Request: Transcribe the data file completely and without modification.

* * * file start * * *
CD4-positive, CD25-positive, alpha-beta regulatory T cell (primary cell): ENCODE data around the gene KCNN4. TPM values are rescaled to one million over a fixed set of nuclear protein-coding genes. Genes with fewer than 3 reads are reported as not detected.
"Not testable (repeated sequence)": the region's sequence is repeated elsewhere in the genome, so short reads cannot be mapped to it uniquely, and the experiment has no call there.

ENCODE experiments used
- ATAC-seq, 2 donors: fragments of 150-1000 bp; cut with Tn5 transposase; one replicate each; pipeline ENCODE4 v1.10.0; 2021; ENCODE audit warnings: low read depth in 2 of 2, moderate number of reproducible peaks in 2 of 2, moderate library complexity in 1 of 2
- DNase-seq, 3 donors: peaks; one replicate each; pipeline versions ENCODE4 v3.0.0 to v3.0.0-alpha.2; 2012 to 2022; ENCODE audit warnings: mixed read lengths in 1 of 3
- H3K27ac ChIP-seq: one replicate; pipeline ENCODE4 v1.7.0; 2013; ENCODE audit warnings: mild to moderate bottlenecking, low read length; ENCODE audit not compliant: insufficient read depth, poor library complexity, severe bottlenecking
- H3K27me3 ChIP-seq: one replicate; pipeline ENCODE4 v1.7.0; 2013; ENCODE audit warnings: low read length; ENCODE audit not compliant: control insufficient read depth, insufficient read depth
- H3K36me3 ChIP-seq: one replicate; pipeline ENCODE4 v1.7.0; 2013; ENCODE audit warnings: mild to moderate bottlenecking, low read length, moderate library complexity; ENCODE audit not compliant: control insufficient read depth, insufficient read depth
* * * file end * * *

CD4-positive, CD25-positive, alpha-beta regulatory T cell (primary cell): ENCODE data around the gene KCNN4. TPM values are rescaled to one million over a fixed set of nuclear protein-coding genes. Genes with fewer than 3 reads are reported as not detected.
"Not testable (repeated sequence)": the region's sequence is repeated elsewhere in the genome, so short reads cannot be mapped to it uniquely, and the experiment has no call there.

ENCODE experiments used
- ATAC-seq, 2 donors: fragments of 150-1000 bp; cut with Tn5 transposase; one replicate each; pipeline ENCODE4 v1.10.0; 2021; ENCODE audit warnings: low read depth in 2 of 2, moderate number of reproducible peaks in 2 of 2, moderate library complexity in 1 of 2
- DNase-seq, 3 donors: peaks; one replicate each; pipeline versions ENCODE4 v3.0.0 to v3.0.0-alpha.2; 2012 to 2022; ENCODE audit warnings: mixed read lengths in 1 of 3
- H3K27ac ChIP-seq: one replicate; pipeline ENCODE4 v1.7.0; 2013; ENCODE audit warnings: mild to moderate bottlenecking, low read length; ENCODE audit not compliant: insufficient read depth, poor library complexity, severe bottlenecking
- H3K27me3 ChIP-seq: one replicate; pipeline ENCODE4 v1.7.0; 2013; ENCODE audit warnings: low read length; ENCODE audit not compliant: control insufficient read depth, insufficient read depth
- H3K36me3 ChIP-seq: one replicate; pipeline ENCODE4 v1.7.0; 2013; ENCODE audit warnings: mild to moderate bottlenecking, low read length, moderate library complexity; ENCODE audit not compliant: control insufficient read depth, insufficient read depth